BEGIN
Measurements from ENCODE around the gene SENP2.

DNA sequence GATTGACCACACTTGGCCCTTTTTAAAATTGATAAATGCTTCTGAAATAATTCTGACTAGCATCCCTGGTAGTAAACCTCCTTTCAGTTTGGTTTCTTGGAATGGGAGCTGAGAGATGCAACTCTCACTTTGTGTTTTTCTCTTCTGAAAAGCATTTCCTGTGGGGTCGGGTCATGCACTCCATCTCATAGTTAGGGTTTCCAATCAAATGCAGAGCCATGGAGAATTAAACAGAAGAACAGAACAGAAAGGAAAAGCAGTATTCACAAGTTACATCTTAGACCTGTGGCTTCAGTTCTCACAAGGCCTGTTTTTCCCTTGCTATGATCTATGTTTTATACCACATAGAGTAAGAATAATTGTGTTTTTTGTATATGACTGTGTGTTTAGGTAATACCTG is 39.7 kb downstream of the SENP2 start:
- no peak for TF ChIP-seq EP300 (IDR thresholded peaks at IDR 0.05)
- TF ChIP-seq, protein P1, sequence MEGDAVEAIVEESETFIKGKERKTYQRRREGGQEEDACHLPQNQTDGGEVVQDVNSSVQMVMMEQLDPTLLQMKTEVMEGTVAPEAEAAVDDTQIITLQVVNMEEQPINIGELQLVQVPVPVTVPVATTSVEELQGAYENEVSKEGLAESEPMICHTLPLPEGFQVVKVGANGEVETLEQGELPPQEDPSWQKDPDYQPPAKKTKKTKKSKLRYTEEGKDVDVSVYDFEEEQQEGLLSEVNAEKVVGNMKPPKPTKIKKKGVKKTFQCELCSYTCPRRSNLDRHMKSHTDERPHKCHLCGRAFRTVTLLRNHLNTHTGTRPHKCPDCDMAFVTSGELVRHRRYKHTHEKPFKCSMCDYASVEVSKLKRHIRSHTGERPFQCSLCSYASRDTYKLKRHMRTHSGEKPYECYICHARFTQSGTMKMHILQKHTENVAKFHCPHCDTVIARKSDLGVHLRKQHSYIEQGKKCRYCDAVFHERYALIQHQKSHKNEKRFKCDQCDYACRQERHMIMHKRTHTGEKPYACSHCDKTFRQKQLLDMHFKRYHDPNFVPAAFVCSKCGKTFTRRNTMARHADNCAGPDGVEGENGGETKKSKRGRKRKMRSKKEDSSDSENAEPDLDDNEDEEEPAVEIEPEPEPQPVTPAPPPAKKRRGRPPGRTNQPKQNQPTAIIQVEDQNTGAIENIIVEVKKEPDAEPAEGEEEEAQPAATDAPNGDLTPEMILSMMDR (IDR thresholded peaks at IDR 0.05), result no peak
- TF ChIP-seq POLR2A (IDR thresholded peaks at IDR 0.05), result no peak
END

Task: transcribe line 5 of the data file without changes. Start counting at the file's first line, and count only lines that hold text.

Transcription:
- TF ChIP-seq POLR2A (IDR thresholded peaks at IDR 0.05), result no peak